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CAREER ADVICE

Engaging Audiences: Episode 1 – Keep it accessible and concise

By SHARI GRAYDON | December 9, 2014

Your research is important and deserves as much attention as possible. But if no one can understand what you’re talking about, what’s the point?

University Affairs magazine and Informed Opinions have teamed up to bring you a video series on how to communicate your research to a wide audience. Hosted by Shari Graydon, it will offer tips on making what you know and do more accessible and engaging.

Improving your ability to communicate your research clearly and concisely can help you secure funding, impress in job interviews and even just refocus your brain when you get stuck on a paper or article.

In this first video, Shari shares strategies for describing what you know in ways that lay audiences can appreciate…

Intro music courtesy of Bensound.

Informed Opinions trains and supports experts — especially women — in making their knowledge and ideas more accessible to a broader audience. The non-profit project delivers keynotes that motivate scholars to engage with media, and workshops that give them tips and tools to do so more effectively.

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  1. Reuben Kaufman / December 10, 2014 at 5:57 pm

    Great first episode! Bring on the rest!

    It’s true that I use jargon in my research papers (defining terms that aren’t widely known), but I’m happy to say that I always aim for and usually achieve the other virtues you mention (or at least am deluded to think so!):

    I always use the active voice.
    I use the simplest vocabulary (sorry …. words) consistent with expressing the idea at hand (but no simpler! … to paraphrase a well-known scientific dictum ….. sorry …. aphorism …. sorry ….. saying!).
    I write sentences shorter rather than longer.

    And I do many other virtuous things to express my ideas!

    Just promise me one thing, Shari ….. Promise that you won’t advocate presenting one’s PhD research to an audience in 3 minutes. Please promise me that! Getting important ideas across depends as much on having an audience willing to take the time to learn, as on having a presenter using accessible prose …. sorry ….. language!

    Cheers,
    Reuben

    • Reuben Kaufman / December 14, 2014 at 2:06 pm

      I think I owe Shari Graydon an apology for my comment above. Passages like, “to paraphrase a well-known scientific dictum ….. sorry …. aphorism …. sorry ….. saying!” could well have been misinterpreted as a sarcastic dig at her recommendations for simplifying language in our academic writing/oral presentations. I had no intention to convey that interpretation. In essence, I very much agree with her advice to keep it short and keep the vocabulary as simple as possible. If my comment above was interpreted as (poorly) veiled sarcasm, I apologize unreservedly for that. The problem of misinterpretation often arises, of course, because the facial expressions and body language are not conveyed.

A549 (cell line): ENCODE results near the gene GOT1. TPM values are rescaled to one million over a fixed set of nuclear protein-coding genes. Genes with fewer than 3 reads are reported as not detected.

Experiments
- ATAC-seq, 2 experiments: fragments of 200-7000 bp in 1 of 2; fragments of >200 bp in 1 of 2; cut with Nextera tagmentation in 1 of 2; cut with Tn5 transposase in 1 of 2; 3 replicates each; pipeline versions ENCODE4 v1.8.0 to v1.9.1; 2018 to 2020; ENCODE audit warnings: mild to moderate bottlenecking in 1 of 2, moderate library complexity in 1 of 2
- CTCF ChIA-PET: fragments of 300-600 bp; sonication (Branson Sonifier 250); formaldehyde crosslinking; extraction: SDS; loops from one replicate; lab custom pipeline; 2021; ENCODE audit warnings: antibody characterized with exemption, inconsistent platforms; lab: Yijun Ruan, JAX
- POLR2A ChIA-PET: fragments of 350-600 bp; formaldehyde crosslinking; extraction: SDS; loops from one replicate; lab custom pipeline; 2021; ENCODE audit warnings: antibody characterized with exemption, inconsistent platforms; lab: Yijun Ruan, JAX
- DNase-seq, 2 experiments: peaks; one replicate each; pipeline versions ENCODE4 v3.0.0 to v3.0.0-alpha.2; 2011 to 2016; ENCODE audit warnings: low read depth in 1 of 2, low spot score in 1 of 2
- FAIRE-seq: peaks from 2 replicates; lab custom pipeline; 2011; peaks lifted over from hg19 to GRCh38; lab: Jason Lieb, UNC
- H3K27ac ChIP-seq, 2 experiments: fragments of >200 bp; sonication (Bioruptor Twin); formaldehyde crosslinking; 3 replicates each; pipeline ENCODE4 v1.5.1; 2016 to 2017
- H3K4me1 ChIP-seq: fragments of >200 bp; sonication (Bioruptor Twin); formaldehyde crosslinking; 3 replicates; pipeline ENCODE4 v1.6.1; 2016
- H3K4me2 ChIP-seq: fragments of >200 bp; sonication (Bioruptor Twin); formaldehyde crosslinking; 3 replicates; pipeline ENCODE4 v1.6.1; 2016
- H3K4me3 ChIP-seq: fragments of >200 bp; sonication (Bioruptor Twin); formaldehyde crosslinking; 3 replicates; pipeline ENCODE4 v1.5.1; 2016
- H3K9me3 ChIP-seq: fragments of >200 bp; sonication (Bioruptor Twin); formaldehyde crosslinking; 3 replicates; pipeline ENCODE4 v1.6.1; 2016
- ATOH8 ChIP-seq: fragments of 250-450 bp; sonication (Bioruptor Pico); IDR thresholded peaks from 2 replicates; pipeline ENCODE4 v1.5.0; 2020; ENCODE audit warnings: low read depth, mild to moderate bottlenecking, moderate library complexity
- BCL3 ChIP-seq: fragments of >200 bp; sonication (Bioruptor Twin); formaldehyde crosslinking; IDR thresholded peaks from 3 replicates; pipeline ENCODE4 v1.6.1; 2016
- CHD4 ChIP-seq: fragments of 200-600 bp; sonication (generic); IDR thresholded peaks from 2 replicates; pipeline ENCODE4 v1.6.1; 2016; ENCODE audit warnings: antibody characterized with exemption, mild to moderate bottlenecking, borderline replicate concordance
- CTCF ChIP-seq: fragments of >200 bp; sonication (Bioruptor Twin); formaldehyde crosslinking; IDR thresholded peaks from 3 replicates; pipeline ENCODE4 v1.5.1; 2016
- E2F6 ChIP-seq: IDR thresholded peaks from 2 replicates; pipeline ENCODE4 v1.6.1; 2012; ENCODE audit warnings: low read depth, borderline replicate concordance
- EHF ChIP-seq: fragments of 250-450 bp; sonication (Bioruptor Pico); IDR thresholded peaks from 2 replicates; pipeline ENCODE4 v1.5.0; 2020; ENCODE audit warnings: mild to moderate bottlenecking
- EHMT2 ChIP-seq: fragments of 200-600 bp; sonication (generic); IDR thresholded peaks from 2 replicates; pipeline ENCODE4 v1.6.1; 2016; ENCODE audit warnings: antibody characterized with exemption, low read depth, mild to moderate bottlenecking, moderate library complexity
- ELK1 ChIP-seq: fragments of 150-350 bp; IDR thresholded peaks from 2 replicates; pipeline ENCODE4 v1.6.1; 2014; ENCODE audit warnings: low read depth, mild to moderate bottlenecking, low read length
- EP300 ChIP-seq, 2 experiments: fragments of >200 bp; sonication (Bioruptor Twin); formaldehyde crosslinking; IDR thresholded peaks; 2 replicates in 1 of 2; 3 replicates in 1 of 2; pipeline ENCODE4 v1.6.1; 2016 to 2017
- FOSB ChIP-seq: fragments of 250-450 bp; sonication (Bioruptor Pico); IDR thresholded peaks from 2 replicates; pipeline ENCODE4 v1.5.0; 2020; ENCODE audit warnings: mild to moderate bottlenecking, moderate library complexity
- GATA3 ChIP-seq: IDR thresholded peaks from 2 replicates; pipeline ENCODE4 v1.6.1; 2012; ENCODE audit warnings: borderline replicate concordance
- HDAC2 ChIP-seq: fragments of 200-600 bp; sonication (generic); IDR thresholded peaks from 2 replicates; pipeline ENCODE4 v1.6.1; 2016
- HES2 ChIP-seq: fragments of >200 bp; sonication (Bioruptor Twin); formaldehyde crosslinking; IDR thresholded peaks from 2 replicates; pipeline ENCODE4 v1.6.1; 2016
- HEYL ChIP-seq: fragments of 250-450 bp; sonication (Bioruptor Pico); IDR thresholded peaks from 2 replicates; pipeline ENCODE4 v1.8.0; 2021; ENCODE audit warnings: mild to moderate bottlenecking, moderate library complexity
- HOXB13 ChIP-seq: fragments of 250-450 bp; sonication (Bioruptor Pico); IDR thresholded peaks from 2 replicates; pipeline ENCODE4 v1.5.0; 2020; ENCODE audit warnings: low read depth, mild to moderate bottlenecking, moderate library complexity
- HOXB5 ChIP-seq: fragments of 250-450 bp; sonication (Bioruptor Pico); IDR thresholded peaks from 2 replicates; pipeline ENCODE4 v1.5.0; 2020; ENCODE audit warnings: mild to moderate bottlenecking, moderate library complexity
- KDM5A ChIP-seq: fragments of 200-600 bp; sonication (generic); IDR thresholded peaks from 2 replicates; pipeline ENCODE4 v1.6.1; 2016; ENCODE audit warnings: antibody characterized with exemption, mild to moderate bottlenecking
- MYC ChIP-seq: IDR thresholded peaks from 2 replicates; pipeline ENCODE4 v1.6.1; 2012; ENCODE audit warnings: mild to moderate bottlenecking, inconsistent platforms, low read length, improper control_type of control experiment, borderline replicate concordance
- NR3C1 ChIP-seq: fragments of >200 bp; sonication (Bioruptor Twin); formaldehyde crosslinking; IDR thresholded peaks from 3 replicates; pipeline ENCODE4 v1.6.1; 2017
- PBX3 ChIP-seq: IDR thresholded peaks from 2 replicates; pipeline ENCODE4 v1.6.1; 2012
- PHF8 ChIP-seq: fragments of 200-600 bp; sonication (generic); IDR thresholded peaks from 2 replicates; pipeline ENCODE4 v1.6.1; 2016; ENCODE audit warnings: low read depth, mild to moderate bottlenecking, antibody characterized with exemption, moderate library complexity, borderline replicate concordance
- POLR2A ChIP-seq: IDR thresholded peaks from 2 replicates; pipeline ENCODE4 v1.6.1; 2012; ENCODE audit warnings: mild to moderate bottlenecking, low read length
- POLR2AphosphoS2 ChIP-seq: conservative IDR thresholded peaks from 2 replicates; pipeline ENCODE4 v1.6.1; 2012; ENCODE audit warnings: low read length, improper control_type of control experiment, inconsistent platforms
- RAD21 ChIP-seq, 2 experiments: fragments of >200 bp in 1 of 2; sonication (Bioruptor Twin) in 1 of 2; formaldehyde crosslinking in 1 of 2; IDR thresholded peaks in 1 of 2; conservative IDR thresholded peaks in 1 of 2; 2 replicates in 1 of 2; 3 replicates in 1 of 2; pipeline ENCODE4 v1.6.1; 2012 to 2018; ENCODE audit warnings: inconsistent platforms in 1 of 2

My concluding comment on the 3-minute thesis was indeed meant seriously. I think the concept is lame for the reason I gave. The only value I can see is for the writer to attempt it as a personal exercise in concise communication. But to present these exercises publicly …… nyet!

      • Shari Graydon / January 7, 2015 at 12:41 pm

        Reuben, your first comment effectively ensured that I wouldn’t take offence because it started off with disarming praise!

        However, as a supporter of SSHRC’s Storytellers initiative (I deliver a presentation skills workshop to the Top 25 candidates, and then serve as one of the contest judges at Congress every year), I’m compelled to defend the exercise. And indeed, I see it as an excellent means of compelling scholars to practice the very strategies that I describe in the vlog, and that you embrace.

        Can you do justice to the complexity of your PhD research in 3 minutes? Of course not. But can you demonstrate that it has some value, tell people something they didn’t know before and sufficiently pique their interest in wanting to find out more? Absolutely!

        And given the widespread ignorance about the value of academic research, and the anti-intellectualism that allows governments to justify ignoring evidence in favour of politically expedient decisions, that’s a good thing!

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